Fredo Santana is a “Walking Legend” in the making. Fredo, 24, is a newcomer to the Hip Hop scene. But in his short rap career he has released a total of six project. This includes mixtapes “It’s A Scary Site,” “Fredo Kruger,” “Street Sh*t” with Gino Marley and “Scary Site 2.”
Fredo released his debut album “Trappin Ain’t Dead” in October 2013.
Fredo put in the work and is now out to show the world why he deserves his blessings at this point in his life.
It is dead presidents that consume Fredo’s mind. Fredo is making trap decisions in “Check Came In,” a Dirty Vans production.
Fredo raps, “Check came in, so a young n-gga flexing/Could’ve bought a house, but instead I bought some weapons/Should I buy some bricks, sh-t, that is not a question/Finna f-ck yo b-tch then I might buy her a necklace.”
And this is just the intro. Fredo has many more where that came from on his album.
Fredo was able to secure production from Zaytoven and Will-A-Fool on “It Don’t Make No Sense.” The South Side Chicago rapper’s life doesn’t make any sense. It’s literally something out of a storybook. He’s a trapper-turned-rapper, XXL Freshman candidate and social media star, to name a few.
Fredo raps, “I got a hundred f-cking guns and I be on dumb sh-t/Got my mama texting me like ‘Fredo, that don’t make no sense.’ But I can’t be lacking, you know how sh-t is.”
Fredo Santana spits realness in “Coming Up.” Fredo talks his rise in the music game in this. But the most noteworthy aspect of Fredo’s rise is where he started.
Fredo hails from 61st and Indiana in South Side Chicago and grew up in poverty.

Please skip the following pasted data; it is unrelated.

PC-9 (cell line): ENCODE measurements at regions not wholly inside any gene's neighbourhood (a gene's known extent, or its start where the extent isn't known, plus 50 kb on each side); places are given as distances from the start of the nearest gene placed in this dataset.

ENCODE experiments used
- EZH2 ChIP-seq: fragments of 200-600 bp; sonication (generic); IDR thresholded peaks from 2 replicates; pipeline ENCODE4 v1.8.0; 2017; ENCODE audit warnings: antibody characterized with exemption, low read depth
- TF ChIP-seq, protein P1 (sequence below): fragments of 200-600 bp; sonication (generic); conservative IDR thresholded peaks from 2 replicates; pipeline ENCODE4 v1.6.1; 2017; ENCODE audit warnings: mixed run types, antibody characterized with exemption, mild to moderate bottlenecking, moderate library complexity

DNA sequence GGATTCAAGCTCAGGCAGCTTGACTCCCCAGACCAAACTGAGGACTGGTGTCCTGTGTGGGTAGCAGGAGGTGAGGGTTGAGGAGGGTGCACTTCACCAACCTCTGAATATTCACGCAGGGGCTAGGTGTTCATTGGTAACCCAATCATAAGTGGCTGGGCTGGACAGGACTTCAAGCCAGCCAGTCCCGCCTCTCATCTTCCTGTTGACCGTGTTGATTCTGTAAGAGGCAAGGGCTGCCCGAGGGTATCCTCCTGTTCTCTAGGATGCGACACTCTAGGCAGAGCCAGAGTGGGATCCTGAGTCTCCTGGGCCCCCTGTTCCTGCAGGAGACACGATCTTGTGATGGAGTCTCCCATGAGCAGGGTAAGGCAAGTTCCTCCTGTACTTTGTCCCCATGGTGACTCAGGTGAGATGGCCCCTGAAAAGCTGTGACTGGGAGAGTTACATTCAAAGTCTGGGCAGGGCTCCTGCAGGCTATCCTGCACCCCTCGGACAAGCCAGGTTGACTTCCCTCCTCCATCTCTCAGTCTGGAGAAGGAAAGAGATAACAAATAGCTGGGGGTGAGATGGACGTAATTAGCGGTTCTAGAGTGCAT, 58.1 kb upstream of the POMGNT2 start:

“Coming up, I had roaches, rats in my crib/Swear to God, I ain’t never had sh-t,” Fredo raps.
Fredo recalled being aware of his predicament at age of 10, demanding answers from his mother who could barely support him.
“I was like, ‘Mama, what the f--- is going on,’” he recalled during an interview with Village Voice.
Fredo grew to become depressed by his living conditions.
“…I’ve always been happy, but I wasn’t happy with the surroundings. My surroundings,” he told Village Voice. “My aunties and my mama and my neighbors. The community. Just the black community. The culture. How it just keep going and keep going. The poverty. All that. I wasn’t happy with that.”
Since Fredo came from the bottom, all he ever wanted to do was to make it to the top. Fredo is speaking that into existence in his Metro Boomin production featuring Lil Durk. Fredo pretty much sums up his ambitions in the song’s hook, rapping, “All I ever wanted/To make it to the top/All I ever wanted/To count all this guap.”
Learn a person’s story and walk in their shoes before you judge. This appears to be Fredo’s message as he tells his story in the Young Chop-produced “Half Of It.”
Fredo remembers being homeless with no clothes. He turned to selling drugs to earn money.
“I remember being f-cked up/Down and bad with no luck/Only thing on my mind was a f-cking come up,” he raps.
Fredo Santana and Gino Marley are master trappers in their Will-A-Fool production. They have their wrists to thank for their fortune. Fredo raps, “Give me two bricks, watch me turn them b-tch to six/Got a couple b-tches and they watch me water whip.”